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Turning Time into Money: Pre-qualifying Prospects – part 2

Turning Time into Money: Pre-qualifying Prospects – part 2

Time is MoneyIn part one of this two-part series, I discussed the impact proper pre-qualification can have on your most valuable asset–time.

Now let’s take a comprehensive look at the conversation you should be having with all your leads.

The Pre-Qualifying Conversation

An in-depth conversation sprinkled with questions is an easy, effective way to determine whether or not a caller is a high-quality lead as well as to begin building a relationship with the prospect. Don’t rush your prospects off the telephone. Spend 10-20 minutes with each prospect. Some remodelers spend up to 45 minutes in conversation. The amount of time you spend is really proportionate to the size of the job. Small projects like a door replacement for example, takes very little pre‑qualification to decide on the worth of the lead while a large, complex addition may require more.

Whatever time you spend with the prospect, ask about these key points:

Lead Source Remodeler: How did you hear about our company?

Finding out how the prospect came to call tells you a few important things. First, it indicates what marketing activities are producing the most productive leads — and on which tactic you should continue spending money. Secondly, this information gives you a good idea of how difficult the sale may be. As we all know, in 99% of the cases it’s easier to sell a referral lead than it is to sell someone who found your name in a list of 50 others. Don’t we all want those leads that will be easier to sell?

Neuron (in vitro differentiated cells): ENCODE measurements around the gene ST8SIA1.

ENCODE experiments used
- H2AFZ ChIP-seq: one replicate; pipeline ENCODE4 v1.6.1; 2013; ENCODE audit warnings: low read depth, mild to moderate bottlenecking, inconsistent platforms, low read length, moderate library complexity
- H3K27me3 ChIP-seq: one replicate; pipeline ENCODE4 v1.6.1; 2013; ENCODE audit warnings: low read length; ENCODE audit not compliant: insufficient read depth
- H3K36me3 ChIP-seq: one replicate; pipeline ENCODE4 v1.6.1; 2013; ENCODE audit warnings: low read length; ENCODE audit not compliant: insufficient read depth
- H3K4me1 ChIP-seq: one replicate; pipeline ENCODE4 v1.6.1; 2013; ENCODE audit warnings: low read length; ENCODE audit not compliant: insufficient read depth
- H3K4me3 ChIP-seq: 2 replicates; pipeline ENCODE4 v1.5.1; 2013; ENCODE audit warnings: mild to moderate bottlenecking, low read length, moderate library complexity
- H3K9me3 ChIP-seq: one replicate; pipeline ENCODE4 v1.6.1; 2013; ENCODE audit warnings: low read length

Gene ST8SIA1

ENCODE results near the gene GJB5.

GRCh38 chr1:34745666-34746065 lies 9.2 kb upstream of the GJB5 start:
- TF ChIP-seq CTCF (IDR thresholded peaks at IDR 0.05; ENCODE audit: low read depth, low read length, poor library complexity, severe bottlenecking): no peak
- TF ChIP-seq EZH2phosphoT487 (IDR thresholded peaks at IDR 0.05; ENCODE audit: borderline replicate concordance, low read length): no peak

Job Size and Scope Remodeler: Tell me about your project.

If you specialize in custom additions and the prospect wants a small bathroom update, the job may not be worth your investment. That’s for you to decide based on workload, source of the lead and numerous other ingredients. But without knowing the scope of the job, you’re working blind. Be sure to ask some questions about the type of project.

Sense of Urgency Remodeler: When would you like to be able to use your (master bedroom, bath, kitchen, etc)?

This question will give you an idea of whether or not the prospects have a realistic idea of the time needed for quality construction. If the sense of urgency is high — they want it finished yesterday, they’re probably close to making a decision on their remodeling company. Asking the question this way gives you more information than asking when they’d like to start construction. If you’re schedule is too crowded to permit you to match their wishes, you can explain it to them early in the process and convince them to wait for your schedule to open up.

Bringing Up The Budget Remodeler: “Do you have a investment range in mind?”

Knowing whether or not a prospect has a realistic idea of a project’s budget requirements is a key to a successful sale. If they don’t have a budget range in mind, you can decide if you want to give them something to think about. For example, if a client says,” I don’t have any idea what to budget” your answer can be: “In the last year, we’ve remodeled six kitchens. The investments ranged from $10,000 to as much as $50,000. Does your budget fit in that range somewhere?” This is soft, unoffensive and unthreatening but will help you find out if they’re “real” prospects or not. If the prospect is gasping for air on the other end of the telephone line, chances are they didn’t even plan on the low end — which means that they might not be the best prospects you’ve had in awhile.

How Much Do They Know? Remodeler: How much research have you done so far?